Utah Fire Department Sued By Insurer

An insurer who paid a fire loss claim to a Utah homeowner for damage that occurred to personal property and real estate from a wildland fire last year, has filed suit against the local fire department, the city, the county and the state claiming their failure to control and extinguish a prescribed burn led to the damage.

The Bear River Mutual Fire Insurance filed suit against the Kanab Fire Department, Kanab City, Kane County and the State of Utah in Kane County District Court. The suit contends that the defendants were clearing weeds and debris from a gully adjacent to property owned by Travis Riding by lighting the gully on fire. The suit further alleges the defendants failed to extinguish the fire, and that on February 24, 2021 it damaged the insured’s property.

The suit seeks approximately $20,000 in damages. The complaint alleges the defedants are liable because:

  • It was foreseeable that starting a fire, leaving the area before the fire was fully extinguished, not extinguishing all embers, allowing embers to continue to burn, allowing a fire to continue in the area, and allowing the fire to spread off the area to the property owned by others would make the real and person property of others susceptible to damages and injury.
  • Defendants affirmatively and/or actively created a condition that gives rise to a duty to act in order to prevent harm and Defendants breached that duty.
  • Defendants started a fire, did not fully extinguish the fire, did not properly monitor the fire, and allowed the fire to spread directly and proximately causing damages and causing Plaintiffs to remedy the situation.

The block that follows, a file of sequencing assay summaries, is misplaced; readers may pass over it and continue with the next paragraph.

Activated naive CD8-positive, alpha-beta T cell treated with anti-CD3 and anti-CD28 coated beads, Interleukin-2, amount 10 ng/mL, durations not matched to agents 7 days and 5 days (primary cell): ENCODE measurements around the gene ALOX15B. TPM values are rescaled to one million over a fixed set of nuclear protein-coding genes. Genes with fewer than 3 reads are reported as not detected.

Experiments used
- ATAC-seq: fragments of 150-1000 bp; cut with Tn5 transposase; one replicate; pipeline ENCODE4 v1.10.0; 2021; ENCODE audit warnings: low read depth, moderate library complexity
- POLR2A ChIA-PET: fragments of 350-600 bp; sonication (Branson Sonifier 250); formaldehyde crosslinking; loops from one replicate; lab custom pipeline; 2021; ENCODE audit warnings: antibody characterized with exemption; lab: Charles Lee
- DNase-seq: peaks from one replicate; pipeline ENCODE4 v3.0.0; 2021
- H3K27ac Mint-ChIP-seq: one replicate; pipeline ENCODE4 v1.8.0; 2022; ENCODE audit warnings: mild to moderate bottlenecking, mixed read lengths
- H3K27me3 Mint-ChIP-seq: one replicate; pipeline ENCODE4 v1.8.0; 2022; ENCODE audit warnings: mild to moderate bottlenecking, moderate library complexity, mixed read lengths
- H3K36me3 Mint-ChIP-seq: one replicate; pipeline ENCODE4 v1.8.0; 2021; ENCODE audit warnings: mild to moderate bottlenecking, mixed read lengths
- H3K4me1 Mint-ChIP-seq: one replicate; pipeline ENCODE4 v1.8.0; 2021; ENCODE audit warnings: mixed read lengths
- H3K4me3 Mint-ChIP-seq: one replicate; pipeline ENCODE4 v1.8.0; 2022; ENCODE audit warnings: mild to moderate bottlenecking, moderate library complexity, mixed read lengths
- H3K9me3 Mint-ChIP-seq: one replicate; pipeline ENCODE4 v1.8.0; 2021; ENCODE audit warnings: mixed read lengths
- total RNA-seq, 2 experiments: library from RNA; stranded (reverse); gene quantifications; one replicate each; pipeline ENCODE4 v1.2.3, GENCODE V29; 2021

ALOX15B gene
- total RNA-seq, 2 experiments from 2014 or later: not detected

• Plaintiffs were damaged as they had to secure the area as well as repair, replace, and/or remedy the damaged real and personal property.
  • Defendants were negligent generally, and more particularly, as follows:
    • a. directing that a fire be started in the area;
    • b. starting a fire on the property when it was known a fire is a hazard;
    • c. creating a dangerous situation by starting a fire;
    • d. allowing a fire to spread to surrounding areas causing damages to real and personal property;
    • e. failing to properly monitor the fire;
    • f. failing to properly extinguish the fire before leaving the area;
    • g. failing to make certain hot spots created by the burn were cooled;
    • h. leaving the area before all hot spots created by the burn were cooled and fully extinguished;
    • allowing hot spots from the created fire to spread and cause a fire in other areas which resulted in damage to real and personal property owned and insured by Plaintiffs;
    • j. failing to exercise due care; and/or
    • k. failing to properly monitor and prevent the embers from igniting and starting another fire.

Here is a copy of the complaint:

About Curt Varone

Curt Varone has over 40 years of fire service experience and 30 as a practicing attorney licensed in both Rhode Island and Maine. His background includes 29 years as a career firefighter in Providence (retiring as a Deputy Assistant Chief), as well as volunteer and paid on call experience. He is the author of two books: Legal Considerations for Fire and Emergency Services, (2006, 2nd ed. 2011, 3rd ed. 2014) and Fire Officer's Legal Handbook (2007), and is a contributing editor for Firehouse Magazine writing the Fire Law column.

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